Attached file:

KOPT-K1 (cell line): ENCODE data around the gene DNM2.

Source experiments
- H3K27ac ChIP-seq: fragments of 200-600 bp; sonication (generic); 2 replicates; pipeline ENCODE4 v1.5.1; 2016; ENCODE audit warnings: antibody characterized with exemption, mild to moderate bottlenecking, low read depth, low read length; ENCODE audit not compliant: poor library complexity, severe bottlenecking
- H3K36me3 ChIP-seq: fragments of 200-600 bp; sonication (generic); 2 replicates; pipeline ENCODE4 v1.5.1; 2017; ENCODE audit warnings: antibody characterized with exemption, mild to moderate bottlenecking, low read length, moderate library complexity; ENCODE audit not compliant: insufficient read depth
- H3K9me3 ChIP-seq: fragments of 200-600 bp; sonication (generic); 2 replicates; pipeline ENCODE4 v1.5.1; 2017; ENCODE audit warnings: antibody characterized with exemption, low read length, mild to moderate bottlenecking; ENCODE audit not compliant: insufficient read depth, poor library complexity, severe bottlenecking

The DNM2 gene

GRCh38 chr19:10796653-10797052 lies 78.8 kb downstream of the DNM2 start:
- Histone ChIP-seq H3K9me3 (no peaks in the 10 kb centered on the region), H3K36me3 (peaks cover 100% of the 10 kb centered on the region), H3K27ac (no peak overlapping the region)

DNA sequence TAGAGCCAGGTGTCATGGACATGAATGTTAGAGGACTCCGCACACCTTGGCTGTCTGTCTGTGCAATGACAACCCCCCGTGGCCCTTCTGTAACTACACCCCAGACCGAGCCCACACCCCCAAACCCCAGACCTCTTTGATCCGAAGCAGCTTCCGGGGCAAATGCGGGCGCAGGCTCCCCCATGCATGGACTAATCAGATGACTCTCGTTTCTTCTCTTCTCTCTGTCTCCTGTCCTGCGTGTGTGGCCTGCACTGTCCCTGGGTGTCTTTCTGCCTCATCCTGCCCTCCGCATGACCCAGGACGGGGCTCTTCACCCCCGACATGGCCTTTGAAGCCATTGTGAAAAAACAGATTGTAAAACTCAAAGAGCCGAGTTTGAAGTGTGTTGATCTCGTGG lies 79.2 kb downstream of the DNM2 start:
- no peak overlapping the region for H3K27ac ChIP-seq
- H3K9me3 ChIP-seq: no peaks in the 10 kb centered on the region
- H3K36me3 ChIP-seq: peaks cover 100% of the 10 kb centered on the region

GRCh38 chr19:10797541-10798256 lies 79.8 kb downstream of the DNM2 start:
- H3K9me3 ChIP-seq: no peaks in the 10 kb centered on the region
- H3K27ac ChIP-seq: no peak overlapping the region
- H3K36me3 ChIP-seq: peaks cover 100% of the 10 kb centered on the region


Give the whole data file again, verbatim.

KOPT-K1 (cell line): ENCODE data around the gene DNM2.

Source experiments
- H3K27ac ChIP-seq: fragments of 200-600 bp; sonication (generic); 2 replicates; pipeline ENCODE4 v1.5.1; 2016; ENCODE audit warnings: antibody characterized with exemption, mild to moderate bottlenecking, low read depth, low read length; ENCODE audit not compliant: poor library complexity, severe bottlenecking
- H3K36me3 ChIP-seq: fragments of 200-600 bp; sonication (generic); 2 replicates; pipeline ENCODE4 v1.5.1; 2017; ENCODE audit warnings: antibody characterized with exemption, mild to moderate bottlenecking, low read length, moderate library complexity; ENCODE audit not compliant: insufficient read depth
- H3K9me3 ChIP-seq: fragments of 200-600 bp; sonication (generic); 2 replicates; pipeline ENCODE4 v1.5.1; 2017; ENCODE audit warnings: antibody characterized with exemption, low read length, mild to moderate bottlenecking; ENCODE audit not compliant: insufficient read depth, poor library complexity, severe bottlenecking

The DNM2 gene

GRCh38 chr19:10796653-10797052 lies 78.8 kb downstream of the DNM2 start:
- Histone ChIP-seq H3K9me3 (no peaks in the 10 kb centered on the region), H3K36me3 (peaks cover 100% of the 10 kb centered on the region), H3K27ac (no peak overlapping the region)

DNA sequence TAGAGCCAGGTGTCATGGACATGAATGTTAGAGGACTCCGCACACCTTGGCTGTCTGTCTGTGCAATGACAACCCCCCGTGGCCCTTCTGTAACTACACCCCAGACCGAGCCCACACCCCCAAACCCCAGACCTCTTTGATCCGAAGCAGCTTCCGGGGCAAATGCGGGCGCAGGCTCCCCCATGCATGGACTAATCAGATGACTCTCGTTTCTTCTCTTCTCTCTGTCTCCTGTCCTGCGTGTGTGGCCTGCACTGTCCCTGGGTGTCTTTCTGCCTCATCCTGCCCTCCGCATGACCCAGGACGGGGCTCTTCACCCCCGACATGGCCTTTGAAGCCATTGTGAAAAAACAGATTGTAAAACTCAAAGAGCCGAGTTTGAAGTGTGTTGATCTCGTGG lies 79.2 kb downstream of the DNM2 start:
- no peak overlapping the region for H3K27ac ChIP-seq
- H3K9me3 ChIP-seq: no peaks in the 10 kb centered on the region
- H3K36me3 ChIP-seq: peaks cover 100% of the 10 kb centered on the region

GRCh38 chr19:10797541-10798256 lies 79.8 kb downstream of the DNM2 start:
- H3K9me3 ChIP-seq: no peaks in the 10 kb centered on the region
- H3K27ac ChIP-seq: no peak overlapping the region
- H3K36me3 ChIP-seq: peaks cover 100% of the 10 kb centered on the region